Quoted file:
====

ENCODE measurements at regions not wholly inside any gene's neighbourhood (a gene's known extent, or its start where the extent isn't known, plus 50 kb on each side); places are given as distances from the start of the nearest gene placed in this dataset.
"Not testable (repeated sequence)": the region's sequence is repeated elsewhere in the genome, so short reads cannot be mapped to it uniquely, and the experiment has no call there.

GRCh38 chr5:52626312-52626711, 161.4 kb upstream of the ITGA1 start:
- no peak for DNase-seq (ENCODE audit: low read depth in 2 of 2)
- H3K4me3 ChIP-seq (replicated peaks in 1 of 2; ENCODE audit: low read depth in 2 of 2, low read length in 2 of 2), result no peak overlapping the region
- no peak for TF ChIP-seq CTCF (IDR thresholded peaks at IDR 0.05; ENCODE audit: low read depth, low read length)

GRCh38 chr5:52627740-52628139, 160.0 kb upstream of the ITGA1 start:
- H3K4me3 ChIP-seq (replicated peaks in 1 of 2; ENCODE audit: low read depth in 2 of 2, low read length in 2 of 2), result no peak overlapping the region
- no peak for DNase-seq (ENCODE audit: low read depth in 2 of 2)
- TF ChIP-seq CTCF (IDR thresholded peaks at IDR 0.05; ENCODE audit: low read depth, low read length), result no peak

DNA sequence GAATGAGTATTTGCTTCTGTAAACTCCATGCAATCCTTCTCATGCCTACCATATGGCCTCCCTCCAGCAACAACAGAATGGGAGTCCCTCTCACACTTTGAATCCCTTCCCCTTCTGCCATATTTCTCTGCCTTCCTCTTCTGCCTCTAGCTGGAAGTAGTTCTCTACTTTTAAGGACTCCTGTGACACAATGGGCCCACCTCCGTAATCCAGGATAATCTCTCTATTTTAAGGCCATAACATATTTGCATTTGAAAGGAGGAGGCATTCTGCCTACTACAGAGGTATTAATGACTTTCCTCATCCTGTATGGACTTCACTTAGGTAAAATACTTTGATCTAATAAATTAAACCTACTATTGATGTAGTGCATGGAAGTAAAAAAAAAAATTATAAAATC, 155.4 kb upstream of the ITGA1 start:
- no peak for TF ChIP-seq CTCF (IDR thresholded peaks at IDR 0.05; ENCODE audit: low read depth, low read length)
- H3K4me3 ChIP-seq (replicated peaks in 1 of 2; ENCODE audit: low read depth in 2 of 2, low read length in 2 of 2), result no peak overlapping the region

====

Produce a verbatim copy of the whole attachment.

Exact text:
ENCODE measurements at regions not wholly inside any gene's neighbourhood (a gene's known extent, or its start where the extent isn't known, plus 50 kb on each side); places are given as distances from the start of the nearest gene placed in this dataset.
"Not testable (repeated sequence)": the region's sequence is repeated elsewhere in the genome, so short reads cannot be mapped to it uniquely, and the experiment has no call there.

GRCh38 chr5:52626312-52626711, 161.4 kb upstream of the ITGA1 start:
- no peak for DNase-seq (ENCODE audit: low read depth in 2 of 2)
- H3K4me3 ChIP-seq (replicated peaks in 1 of 2; ENCODE audit: low read depth in 2 of 2, low read length in 2 of 2), result no peak overlapping the region
- no peak for TF ChIP-seq CTCF (IDR thresholded peaks at IDR 0.05; ENCODE audit: low read depth, low read length)

GRCh38 chr5:52627740-52628139, 160.0 kb upstream of the ITGA1 start:
- H3K4me3 ChIP-seq (replicated peaks in 1 of 2; ENCODE audit: low read depth in 2 of 2, low read length in 2 of 2), result no peak overlapping the region
- no peak for DNase-seq (ENCODE audit: low read depth in 2 of 2)
- TF ChIP-seq CTCF (IDR thresholded peaks at IDR 0.05; ENCODE audit: low read depth, low read length), result no peak

DNA sequence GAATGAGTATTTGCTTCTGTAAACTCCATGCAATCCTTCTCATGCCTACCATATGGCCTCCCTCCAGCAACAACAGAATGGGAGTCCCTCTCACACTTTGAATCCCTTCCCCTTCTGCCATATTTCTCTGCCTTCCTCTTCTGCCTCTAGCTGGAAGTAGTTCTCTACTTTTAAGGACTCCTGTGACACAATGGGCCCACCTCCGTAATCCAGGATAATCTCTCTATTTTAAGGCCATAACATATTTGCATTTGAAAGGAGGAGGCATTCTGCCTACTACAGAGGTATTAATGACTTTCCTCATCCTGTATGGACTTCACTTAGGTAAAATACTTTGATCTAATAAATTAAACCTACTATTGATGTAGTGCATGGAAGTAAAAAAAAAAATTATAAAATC, 155.4 kb upstream of the ITGA1 start:
- no peak for TF ChIP-seq CTCF (IDR thresholded peaks at IDR 0.05; ENCODE audit: low read depth, low read length)
- H3K4me3 ChIP-seq (replicated peaks in 1 of 2; ENCODE audit: low read depth in 2 of 2, low read length in 2 of 2), result no peak overlapping the region